Among Holden's many character traits is indecisiveness. Here is a young man, not unlike Hamlet in this regard, who finds it difficult if not outright impossible to make a firm decision and stick to it.
Like Hamlet, Holden contemplates suicide as an escape from a world that has become nothing more than a vale of tears. But again like Hamlet, he doesn't go through with killing himself, not least because that would involve making a firm decision, something Holden has often shown himself to be incapable of.
At the risk of indulging in armchair psychology, one could argue that Holden's expressed wish to commit suicide isn't really genuine; it's just an immature reaction to an unpleasant situation.
Not everything in Holden's world is unpleasant, whatever he might say. As well as his beloved sister Phoebe, he has Jane Gallagher in his life, a girl for whom he has romantic feelings, as well as being one of the few people he knows who isn't actually a phony. Holden may have put Jane on a pedestal, making her somewhat less real as a consequence, but she's real enough to make a positive difference to his life all the same.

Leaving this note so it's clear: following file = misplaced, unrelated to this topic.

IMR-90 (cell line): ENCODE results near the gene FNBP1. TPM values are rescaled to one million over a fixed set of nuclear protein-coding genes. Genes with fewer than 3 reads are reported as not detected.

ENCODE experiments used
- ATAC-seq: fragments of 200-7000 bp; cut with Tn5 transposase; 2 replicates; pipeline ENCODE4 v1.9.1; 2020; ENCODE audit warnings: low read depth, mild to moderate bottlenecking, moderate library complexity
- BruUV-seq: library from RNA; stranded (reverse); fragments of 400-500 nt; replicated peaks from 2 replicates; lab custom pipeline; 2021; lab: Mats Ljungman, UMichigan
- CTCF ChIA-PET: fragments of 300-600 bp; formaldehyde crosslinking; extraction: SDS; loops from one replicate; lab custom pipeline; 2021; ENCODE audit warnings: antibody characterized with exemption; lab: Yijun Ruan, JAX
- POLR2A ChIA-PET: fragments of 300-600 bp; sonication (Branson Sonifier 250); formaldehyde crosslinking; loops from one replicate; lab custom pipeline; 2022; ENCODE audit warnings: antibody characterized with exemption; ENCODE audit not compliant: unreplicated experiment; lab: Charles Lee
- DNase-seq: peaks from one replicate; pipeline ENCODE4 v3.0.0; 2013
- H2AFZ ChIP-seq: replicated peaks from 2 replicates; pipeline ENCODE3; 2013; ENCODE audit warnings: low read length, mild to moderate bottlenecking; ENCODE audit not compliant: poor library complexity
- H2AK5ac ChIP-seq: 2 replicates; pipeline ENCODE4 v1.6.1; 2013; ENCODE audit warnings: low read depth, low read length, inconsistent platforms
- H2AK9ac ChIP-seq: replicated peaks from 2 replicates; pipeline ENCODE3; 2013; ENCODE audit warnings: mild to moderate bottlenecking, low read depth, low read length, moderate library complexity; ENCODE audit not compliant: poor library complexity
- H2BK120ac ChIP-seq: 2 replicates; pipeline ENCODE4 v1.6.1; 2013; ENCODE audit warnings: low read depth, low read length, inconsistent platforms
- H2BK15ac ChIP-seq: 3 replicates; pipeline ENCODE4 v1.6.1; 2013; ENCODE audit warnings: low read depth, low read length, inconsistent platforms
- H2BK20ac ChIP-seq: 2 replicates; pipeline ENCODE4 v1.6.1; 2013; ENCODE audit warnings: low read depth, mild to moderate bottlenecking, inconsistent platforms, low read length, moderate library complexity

So it seems that Holden has something worth living for, something that makes it unlikely that his apparent desire to take his own life has any real substance to it.